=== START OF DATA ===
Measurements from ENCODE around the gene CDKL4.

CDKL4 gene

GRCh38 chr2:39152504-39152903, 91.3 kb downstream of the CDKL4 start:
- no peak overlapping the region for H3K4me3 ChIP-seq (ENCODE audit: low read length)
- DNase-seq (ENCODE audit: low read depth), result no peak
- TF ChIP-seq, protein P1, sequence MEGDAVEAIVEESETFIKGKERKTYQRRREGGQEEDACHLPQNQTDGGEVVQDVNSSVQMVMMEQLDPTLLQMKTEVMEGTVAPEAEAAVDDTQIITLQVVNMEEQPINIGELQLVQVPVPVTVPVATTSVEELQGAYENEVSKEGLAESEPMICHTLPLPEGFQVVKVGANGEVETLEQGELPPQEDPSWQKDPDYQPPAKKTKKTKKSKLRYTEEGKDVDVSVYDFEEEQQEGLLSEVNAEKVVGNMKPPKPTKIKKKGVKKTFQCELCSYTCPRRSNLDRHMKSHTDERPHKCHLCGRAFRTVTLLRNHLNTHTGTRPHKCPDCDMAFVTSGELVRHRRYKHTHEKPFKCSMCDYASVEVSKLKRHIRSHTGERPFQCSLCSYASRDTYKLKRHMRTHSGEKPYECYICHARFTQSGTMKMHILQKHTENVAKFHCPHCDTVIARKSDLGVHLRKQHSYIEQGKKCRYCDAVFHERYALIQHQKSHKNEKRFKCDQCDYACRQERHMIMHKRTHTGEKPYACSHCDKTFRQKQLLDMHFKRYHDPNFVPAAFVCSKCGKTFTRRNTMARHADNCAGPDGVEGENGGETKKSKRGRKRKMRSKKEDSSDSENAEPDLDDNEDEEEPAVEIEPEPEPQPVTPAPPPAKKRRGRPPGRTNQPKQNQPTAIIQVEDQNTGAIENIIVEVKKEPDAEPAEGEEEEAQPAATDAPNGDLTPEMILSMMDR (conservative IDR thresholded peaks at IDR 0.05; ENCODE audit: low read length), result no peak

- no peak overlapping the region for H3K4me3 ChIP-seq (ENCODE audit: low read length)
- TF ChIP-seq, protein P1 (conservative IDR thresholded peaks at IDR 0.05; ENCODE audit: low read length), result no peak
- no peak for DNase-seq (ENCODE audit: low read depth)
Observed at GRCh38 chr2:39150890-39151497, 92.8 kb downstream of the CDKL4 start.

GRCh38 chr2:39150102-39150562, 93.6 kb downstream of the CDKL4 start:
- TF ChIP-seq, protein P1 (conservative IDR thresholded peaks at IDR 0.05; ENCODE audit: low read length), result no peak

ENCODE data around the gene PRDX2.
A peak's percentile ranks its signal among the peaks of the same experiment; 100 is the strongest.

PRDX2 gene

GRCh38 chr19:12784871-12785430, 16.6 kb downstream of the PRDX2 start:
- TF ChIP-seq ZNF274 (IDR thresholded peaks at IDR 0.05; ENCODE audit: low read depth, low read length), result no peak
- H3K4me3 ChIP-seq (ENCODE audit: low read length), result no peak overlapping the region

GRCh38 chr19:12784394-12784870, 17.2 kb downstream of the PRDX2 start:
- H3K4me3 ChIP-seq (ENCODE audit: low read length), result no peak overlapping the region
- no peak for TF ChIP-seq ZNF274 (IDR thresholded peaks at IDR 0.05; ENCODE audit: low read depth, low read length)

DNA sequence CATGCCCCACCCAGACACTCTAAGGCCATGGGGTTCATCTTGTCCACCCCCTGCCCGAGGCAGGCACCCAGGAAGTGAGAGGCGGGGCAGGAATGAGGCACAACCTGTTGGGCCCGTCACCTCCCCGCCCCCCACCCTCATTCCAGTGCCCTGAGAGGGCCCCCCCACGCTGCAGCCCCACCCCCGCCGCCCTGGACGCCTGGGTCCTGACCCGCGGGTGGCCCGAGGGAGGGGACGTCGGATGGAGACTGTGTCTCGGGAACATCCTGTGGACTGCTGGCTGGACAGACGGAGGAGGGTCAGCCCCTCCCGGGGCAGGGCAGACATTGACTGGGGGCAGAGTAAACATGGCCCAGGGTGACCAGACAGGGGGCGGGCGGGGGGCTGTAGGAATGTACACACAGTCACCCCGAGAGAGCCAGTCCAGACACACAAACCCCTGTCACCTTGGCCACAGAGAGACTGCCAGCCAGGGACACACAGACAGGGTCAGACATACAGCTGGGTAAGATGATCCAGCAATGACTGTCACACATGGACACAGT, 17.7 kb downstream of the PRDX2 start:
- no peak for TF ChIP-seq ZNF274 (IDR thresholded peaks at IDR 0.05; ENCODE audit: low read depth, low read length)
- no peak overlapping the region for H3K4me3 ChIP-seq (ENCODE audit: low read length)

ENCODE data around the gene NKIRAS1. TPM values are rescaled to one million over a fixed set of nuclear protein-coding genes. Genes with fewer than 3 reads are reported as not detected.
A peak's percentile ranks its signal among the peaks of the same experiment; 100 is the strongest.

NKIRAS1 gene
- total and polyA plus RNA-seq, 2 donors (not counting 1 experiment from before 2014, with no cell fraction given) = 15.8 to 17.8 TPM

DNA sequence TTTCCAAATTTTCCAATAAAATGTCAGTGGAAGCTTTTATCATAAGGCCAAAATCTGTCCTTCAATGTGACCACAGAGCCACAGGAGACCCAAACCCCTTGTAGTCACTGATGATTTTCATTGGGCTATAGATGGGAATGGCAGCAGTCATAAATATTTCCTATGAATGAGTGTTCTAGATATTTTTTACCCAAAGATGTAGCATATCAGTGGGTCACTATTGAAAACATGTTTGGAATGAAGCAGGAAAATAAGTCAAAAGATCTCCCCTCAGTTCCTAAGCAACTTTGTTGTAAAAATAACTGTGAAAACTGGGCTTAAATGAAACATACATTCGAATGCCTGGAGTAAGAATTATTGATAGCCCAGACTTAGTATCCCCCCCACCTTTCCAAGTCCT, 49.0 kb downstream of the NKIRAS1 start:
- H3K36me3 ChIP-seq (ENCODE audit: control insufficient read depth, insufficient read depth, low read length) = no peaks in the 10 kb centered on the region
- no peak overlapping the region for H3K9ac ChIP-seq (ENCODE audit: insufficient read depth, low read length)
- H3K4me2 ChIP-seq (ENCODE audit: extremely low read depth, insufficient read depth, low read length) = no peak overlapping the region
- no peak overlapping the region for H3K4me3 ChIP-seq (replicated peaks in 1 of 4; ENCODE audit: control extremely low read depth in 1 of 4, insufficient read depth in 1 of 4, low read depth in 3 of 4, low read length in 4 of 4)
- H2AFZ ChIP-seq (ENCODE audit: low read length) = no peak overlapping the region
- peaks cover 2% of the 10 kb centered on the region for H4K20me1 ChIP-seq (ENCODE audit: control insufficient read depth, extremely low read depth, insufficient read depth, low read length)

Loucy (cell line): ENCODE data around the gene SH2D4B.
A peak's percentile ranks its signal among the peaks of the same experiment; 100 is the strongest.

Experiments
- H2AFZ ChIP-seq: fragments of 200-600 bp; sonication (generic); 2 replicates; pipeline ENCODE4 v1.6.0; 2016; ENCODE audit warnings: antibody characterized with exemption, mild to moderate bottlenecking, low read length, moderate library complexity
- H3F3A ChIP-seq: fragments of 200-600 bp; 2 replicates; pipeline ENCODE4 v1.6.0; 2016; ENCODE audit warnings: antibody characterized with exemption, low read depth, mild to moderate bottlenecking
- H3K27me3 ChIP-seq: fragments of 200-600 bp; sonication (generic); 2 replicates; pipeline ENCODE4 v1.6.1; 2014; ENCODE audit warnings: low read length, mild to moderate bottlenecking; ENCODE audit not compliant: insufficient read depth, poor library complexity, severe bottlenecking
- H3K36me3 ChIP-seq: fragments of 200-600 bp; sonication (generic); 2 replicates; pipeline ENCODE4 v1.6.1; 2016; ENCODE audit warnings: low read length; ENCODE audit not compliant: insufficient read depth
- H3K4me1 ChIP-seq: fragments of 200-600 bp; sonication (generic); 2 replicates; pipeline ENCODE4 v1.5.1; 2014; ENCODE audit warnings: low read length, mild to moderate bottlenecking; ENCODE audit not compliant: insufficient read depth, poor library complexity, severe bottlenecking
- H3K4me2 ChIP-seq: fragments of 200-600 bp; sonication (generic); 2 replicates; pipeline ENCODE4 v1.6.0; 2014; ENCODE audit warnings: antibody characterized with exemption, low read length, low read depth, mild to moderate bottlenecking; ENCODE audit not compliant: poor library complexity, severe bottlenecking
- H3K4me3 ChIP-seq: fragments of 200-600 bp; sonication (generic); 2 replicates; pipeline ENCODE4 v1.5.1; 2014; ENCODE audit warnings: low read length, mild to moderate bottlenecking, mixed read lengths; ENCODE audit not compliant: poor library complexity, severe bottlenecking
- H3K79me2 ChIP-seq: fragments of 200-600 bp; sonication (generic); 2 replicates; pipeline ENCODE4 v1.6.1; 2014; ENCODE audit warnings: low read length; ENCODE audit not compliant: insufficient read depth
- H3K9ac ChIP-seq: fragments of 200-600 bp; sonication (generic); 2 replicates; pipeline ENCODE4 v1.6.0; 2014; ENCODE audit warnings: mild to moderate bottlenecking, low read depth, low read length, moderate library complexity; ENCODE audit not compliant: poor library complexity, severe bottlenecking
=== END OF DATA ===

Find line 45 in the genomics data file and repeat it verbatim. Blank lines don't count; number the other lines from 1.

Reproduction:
- H3K4me3 ChIP-seq: fragments of 200-600 bp; sonication (generic); 2 replicates; pipeline ENCODE4 v1.5.1; 2014; ENCODE audit warnings: low read length, mild to moderate bottlenecking, mixed read lengths; ENCODE audit not compliant: poor library complexity, severe bottlenecking